Landisa: My grandmother's boyfriend sexually assaulted me when I was two. It changed me forever


I grew up in a very Christian household; it was quite strict. When I was about two years old my parents left me with my grandmother and her boyfriend for the afternoon. When they got home, they found that he had sexually assaulted me. I didn’t know about it until much later in my life when my grandmother wanted to come back into our lives and I overheard my parents telling her that they’ll never let her back into our lives after that. 

Skip ahead a few years to my primary school years. I’ve always struggled with the way I look and how people see me – the most difficult part was being in school. Before class, we used to line up in front of the classroom until the teacher allowed us in. While we waited, a group of boys would line us up from prettiest to ugliest. I had bad teeth, and because my parents were strict, I didn’t shave my legs until Grade 8. I was chubby, and I didn’t fit in well with anyone. I was always either second last or last in the prettiest to the ugliest lineup. 

After a while, I would hide in the bathroom and get scolded by the teacher for being late, but it felt better than being called ugly.

In Grade 9, we moved from Johannesburg to a small town in Cape Town. My braces came off, I lost a lot of weight and I started getting a lot of attention from boys. I would lie if I said it didn’t feel good. I didn’t want the attention to stop, so to keep them staring and paying attention I started pulling up my dresses, wearing shorter shorts, and keeping my body “in shape”. I used to flirt with anyone willing to give me that attention. I started getting paranoid when I picked up a kilogram or if I saw a roll on my tummy. (I weighed 49kg in matric.)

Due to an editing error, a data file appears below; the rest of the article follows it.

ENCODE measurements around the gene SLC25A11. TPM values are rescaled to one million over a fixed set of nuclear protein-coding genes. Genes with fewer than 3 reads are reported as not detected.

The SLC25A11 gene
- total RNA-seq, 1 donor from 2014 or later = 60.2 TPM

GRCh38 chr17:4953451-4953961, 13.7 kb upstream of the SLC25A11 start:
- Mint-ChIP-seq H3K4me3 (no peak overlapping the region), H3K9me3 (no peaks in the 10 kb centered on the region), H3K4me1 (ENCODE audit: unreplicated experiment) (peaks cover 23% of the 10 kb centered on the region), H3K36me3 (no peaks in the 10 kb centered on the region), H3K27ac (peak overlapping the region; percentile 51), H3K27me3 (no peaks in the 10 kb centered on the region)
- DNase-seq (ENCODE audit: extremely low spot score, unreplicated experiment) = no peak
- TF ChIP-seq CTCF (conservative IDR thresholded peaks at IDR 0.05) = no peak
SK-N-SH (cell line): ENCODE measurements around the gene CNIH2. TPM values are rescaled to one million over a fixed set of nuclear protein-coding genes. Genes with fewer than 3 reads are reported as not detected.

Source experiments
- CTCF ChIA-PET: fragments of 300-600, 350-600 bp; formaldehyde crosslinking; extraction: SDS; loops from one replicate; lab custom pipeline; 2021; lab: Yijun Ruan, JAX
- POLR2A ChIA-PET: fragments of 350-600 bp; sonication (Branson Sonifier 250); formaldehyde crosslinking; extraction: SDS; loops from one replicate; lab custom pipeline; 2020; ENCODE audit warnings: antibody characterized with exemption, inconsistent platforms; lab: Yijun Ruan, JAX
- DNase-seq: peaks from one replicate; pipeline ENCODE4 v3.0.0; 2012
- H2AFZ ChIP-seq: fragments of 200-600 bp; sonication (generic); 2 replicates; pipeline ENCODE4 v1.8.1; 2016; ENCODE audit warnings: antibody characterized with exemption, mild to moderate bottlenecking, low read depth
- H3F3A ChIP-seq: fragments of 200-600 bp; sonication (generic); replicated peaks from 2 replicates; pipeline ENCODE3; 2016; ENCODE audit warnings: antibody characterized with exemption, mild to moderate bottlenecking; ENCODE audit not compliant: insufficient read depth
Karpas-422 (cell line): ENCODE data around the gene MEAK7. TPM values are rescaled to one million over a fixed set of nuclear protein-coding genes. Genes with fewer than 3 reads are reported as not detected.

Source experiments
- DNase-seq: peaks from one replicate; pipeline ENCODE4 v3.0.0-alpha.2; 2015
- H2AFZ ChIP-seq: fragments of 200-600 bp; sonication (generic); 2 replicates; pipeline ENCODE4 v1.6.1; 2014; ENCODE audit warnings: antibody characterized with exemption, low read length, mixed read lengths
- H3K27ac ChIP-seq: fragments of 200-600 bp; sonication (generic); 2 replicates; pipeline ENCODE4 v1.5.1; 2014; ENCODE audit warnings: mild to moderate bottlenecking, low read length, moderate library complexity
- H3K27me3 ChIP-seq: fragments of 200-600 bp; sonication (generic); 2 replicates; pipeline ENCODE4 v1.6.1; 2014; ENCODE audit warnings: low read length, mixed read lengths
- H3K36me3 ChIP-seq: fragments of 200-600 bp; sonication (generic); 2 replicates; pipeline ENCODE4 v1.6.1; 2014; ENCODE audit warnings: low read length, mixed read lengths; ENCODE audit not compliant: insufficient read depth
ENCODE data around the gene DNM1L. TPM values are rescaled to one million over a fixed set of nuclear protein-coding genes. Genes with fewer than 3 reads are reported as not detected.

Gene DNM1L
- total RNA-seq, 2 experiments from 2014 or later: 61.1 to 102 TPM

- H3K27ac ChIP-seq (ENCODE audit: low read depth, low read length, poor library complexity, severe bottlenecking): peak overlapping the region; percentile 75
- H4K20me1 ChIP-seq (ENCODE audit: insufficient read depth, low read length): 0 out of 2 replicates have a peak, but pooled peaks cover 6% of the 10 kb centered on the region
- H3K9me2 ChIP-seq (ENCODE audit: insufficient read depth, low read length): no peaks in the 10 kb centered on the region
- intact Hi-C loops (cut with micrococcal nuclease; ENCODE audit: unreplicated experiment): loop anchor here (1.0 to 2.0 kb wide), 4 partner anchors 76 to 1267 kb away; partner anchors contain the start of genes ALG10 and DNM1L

That lead to exercising at the local primary school’s rugby field until late at night. I would eat as little as possible, or I would eat and feel the food turning into fat so I would go throw up as soon as I could. I used to visit a friend often at his house after school and we would watch Glee and he always fed me so much (sometimes I felt he knew) but I couldn’t go back to the girl last in the line.

I used to get into fights with girls because I would draw attention to myself. My best friend wouldn’t stand up for me when people spoke behind my back, because she would accuse me of flirting with someone she liked – even though I wouldn’t do that. I still struggle with the way I looked and what people thought of me, and I would go into this deep depression where I would smile and act happy, but I would hate everything about me. I would never want to go out. 

In previous relationships, I used to cheat just so that I would feel pretty and wanted. I wanted that affirmation from someone other than my boyfriend just so I could feel good about myself. 

I know everyone will say that self love starts with yourself, but I’ve never actually seen myself as pretty because I still feel like that girl last in line.

Today, I still struggle with the way I look and most of the time I associate love with sex. I’ve only recently found that writing down my past and the way you felt, your present, and the way you want to feel in the future helps me deal with my insecurities.

I am my mind, my heart, my thoughts, my strengths and my weaknesses. What is seen as my weaknesses doesn't make me weak.

* A pseudonym was used to protect the identity of the author.

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